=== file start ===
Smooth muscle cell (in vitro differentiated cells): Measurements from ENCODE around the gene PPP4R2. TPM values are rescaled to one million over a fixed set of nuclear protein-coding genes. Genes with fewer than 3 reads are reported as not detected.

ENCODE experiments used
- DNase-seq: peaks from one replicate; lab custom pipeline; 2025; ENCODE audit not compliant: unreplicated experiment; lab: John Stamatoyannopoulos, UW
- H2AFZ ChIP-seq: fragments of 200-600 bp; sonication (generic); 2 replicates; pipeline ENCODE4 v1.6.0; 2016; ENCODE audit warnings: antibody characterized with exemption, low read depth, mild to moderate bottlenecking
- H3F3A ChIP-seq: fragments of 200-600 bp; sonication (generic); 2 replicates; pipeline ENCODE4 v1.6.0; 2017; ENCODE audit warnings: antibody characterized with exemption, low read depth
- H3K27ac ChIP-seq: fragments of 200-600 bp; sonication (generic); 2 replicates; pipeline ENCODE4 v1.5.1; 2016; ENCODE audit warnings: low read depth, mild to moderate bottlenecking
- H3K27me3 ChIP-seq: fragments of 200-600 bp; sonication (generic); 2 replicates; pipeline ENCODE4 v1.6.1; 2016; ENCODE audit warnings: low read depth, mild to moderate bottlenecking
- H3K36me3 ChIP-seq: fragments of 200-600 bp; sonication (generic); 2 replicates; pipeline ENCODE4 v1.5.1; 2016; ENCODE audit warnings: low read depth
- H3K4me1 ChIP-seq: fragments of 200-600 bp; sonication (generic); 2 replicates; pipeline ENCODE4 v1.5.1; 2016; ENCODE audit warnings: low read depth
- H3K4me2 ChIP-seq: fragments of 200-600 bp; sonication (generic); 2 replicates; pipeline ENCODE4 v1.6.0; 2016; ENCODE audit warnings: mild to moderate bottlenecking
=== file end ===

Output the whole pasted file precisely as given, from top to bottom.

Smooth muscle cell (in vitro differentiated cells): Measurements from ENCODE around the gene PPP4R2. TPM values are rescaled to one million over a fixed set of nuclear protein-coding genes. Genes with fewer than 3 reads are reported as not detected.

ENCODE experiments used
- DNase-seq: peaks from one replicate; lab custom pipeline; 2025; ENCODE audit not compliant: unreplicated experiment; lab: John Stamatoyannopoulos, UW
- H2AFZ ChIP-seq: fragments of 200-600 bp; sonication (generic); 2 replicates; pipeline ENCODE4 v1.6.0; 2016; ENCODE audit warnings: antibody characterized with exemption, low read depth, mild to moderate bottlenecking
- H3F3A ChIP-seq: fragments of 200-600 bp; sonication (generic); 2 replicates; pipeline ENCODE4 v1.6.0; 2017; ENCODE audit warnings: antibody characterized with exemption, low read depth
- H3K27ac ChIP-seq: fragments of 200-600 bp; sonication (generic); 2 replicates; pipeline ENCODE4 v1.5.1; 2016; ENCODE audit warnings: low read depth, mild to moderate bottlenecking
- H3K27me3 ChIP-seq: fragments of 200-600 bp; sonication (generic); 2 replicates; pipeline ENCODE4 v1.6.1; 2016; ENCODE audit warnings: low read depth, mild to moderate bottlenecking
- H3K36me3 ChIP-seq: fragments of 200-600 bp; sonication (generic); 2 replicates; pipeline ENCODE4 v1.5.1; 2016; ENCODE audit warnings: low read depth
- H3K4me1 ChIP-seq: fragments of 200-600 bp; sonication (generic); 2 replicates; pipeline ENCODE4 v1.5.1; 2016; ENCODE audit warnings: low read depth
- H3K4me2 ChIP-seq: fragments of 200-600 bp; sonication (generic); 2 replicates; pipeline ENCODE4 v1.6.0; 2016; ENCODE audit warnings: mild to moderate bottlenecking